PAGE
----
AUGUSTA, Maine (AP) — Gay marriage opponents hoping to derail Maine’s new law before it can take effect submitted petitions Friday that they said contain more than enough signatures to force a people’s veto referendum.

Leaders of the Stand for Marriage campaign delivered a stack of cartons holding petitions with more than 100,000 signatures to the Secretary of State’s office, which has until Sept. 4 to certify at least 55,087 of them. If it does so, voters will be asked on Nov. 3 whether to repeal the law.

Maine became poised to recognize same-sex marriages in May, when lawmakers set aside a state law that defines marriage as between a man and a woman. The other New England states of Connecticut, Massachusetts, New Hampshire and Vermont recognize gay marriages, as does Iowa.

The Maine Legislature’s action needs to be reversed because traditional marriage between one man and one woman is a basic building block of society that must be protected, Stand for Marriage campaign leaders said at a news conference Friday.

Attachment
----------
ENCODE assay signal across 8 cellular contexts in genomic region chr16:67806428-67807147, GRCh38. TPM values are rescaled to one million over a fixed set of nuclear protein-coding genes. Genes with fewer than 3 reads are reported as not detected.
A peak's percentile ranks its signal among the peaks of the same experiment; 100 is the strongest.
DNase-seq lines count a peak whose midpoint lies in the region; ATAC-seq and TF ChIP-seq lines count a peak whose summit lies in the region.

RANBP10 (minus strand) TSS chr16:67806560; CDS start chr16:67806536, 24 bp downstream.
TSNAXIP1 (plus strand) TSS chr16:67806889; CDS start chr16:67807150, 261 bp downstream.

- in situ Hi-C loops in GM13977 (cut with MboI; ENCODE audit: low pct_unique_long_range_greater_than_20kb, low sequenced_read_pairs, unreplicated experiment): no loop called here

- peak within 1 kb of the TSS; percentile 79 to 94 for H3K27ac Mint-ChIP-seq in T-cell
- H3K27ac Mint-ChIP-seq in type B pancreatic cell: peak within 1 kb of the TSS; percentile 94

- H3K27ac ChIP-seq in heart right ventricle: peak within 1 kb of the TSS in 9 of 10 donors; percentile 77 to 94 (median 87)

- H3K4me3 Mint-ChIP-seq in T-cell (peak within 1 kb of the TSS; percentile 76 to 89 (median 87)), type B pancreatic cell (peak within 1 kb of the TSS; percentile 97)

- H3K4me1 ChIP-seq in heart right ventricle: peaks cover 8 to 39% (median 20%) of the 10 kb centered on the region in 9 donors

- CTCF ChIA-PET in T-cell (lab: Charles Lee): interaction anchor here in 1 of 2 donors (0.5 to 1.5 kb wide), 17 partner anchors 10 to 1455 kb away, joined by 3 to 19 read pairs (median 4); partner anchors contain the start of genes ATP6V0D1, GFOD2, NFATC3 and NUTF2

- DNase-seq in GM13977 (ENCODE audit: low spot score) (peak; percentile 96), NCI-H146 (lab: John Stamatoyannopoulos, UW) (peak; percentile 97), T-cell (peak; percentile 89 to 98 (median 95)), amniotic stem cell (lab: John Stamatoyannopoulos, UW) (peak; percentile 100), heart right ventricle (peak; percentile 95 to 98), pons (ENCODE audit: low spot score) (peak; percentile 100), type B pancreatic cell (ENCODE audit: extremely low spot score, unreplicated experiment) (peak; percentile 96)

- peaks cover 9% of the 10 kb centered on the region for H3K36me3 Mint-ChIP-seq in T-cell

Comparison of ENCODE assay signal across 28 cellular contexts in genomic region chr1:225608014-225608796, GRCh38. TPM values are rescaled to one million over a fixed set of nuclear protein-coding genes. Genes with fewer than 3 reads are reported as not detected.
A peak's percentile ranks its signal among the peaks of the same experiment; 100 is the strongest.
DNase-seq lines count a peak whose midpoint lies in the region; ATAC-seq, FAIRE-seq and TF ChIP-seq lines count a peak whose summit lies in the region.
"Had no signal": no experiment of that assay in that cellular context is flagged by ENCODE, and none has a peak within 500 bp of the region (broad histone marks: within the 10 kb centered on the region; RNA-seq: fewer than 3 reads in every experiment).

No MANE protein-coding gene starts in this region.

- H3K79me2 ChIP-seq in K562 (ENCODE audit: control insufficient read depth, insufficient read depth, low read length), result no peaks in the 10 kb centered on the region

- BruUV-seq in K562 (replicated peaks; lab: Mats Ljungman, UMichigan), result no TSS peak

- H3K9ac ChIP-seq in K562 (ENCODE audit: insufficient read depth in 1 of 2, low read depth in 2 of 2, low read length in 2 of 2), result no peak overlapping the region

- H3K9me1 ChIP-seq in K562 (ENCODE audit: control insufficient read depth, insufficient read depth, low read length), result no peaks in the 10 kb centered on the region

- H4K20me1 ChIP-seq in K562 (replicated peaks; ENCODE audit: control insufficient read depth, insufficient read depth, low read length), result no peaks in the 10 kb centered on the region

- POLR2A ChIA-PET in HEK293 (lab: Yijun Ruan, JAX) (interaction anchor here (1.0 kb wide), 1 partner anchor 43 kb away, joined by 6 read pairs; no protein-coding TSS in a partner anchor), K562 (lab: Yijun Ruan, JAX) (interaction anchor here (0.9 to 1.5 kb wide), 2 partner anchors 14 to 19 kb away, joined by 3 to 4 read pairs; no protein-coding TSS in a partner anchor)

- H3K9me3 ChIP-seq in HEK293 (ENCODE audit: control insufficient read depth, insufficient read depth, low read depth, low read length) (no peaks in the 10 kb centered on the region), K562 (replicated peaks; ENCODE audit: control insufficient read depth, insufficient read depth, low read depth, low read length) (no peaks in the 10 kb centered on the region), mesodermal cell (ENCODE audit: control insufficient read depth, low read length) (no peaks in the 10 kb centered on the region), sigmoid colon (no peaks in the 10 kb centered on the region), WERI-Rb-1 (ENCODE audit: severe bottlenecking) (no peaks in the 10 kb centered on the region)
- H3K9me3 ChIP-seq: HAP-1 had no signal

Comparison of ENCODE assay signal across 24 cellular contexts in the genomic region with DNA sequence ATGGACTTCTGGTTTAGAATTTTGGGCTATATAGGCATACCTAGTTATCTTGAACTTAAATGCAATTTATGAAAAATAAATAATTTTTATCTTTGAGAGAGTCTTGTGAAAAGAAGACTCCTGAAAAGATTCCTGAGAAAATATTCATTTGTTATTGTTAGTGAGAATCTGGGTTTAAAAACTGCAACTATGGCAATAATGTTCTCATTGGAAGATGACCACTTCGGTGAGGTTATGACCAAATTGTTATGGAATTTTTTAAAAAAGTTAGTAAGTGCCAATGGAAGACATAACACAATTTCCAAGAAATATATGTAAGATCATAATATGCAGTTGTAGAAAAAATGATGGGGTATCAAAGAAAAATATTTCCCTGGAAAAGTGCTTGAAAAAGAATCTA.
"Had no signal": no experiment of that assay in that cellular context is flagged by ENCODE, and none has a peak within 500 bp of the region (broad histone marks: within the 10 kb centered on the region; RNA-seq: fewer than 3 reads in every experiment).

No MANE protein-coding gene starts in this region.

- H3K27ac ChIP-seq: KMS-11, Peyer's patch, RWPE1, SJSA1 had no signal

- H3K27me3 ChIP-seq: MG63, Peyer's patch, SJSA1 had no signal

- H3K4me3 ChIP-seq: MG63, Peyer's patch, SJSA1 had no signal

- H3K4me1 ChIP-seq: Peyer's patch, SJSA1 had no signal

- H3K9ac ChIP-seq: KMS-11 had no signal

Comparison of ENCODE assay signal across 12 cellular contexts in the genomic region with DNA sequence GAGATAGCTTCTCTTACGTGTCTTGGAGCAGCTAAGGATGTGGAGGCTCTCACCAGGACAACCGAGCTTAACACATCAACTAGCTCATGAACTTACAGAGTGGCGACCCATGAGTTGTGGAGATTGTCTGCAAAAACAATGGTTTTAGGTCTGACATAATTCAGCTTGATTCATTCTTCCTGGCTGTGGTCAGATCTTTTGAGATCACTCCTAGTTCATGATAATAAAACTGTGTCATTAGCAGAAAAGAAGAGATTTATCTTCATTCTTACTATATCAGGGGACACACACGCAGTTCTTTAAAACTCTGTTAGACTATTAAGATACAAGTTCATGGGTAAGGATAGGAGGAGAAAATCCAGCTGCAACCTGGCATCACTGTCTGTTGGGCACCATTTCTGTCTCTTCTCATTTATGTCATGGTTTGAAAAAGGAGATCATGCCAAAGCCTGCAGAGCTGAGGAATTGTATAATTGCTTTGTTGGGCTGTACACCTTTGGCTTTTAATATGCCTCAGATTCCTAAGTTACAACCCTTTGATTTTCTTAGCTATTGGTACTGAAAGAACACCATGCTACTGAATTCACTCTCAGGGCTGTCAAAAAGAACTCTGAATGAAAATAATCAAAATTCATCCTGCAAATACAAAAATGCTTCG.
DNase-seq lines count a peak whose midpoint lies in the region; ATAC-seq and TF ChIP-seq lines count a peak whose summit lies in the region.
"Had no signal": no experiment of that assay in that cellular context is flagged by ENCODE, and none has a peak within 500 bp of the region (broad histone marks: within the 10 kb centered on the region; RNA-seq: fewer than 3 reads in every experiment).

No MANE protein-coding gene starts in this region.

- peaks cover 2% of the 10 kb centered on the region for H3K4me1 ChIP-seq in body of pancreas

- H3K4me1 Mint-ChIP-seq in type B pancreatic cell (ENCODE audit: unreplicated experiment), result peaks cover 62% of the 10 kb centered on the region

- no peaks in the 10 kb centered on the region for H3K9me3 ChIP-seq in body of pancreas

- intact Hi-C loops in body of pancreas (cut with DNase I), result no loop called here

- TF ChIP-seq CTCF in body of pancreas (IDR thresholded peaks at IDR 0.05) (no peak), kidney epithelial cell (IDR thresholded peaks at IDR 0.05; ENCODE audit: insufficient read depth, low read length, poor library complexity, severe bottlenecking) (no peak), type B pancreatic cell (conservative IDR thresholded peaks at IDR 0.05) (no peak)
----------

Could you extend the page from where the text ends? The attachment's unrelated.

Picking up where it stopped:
“I am greatly concerned about the Legislature’s redefining what has been the very foundation of our civil society,” said Brian Souchet of Brunswick, standing next to his wife and children.

Campaign leader Rep. Bob Emrich, pastor of Emmanuel Baptist Church in Plymouth, also criticized lawmakers for “mocking and disparaging the deeply held faith of Maine people” before they voted to recognize same sex marriages this spring.

Gay marriage supporters said they weren’t surprised by Friday’s filing and stressed their own efforts to marshal support for their cause.

The No on 1/Protect Maine Equality campaign also continued to criticize the other side for hiring an out-of-state company to assist in the petition drive. Stand for Marriage spokesman Scott Fish responded that both campaigns have received help from organizations not based in Maine.

“We know this is going to be a really hard-fought election. There are passionate supporters on both sides of this issue. But we feel very confident that our campaign (has) over 60,000 supporters so far,” said Jesse Connolly of the No on 1 campaign. “I think our advocates knew when they went into this … that they’d have to win both in the Legislature and also at the ballot box.”

Maine has a domestic partnership registry, but gay marriage advocates say it doesn’t go far enough to ensure marriage equality.

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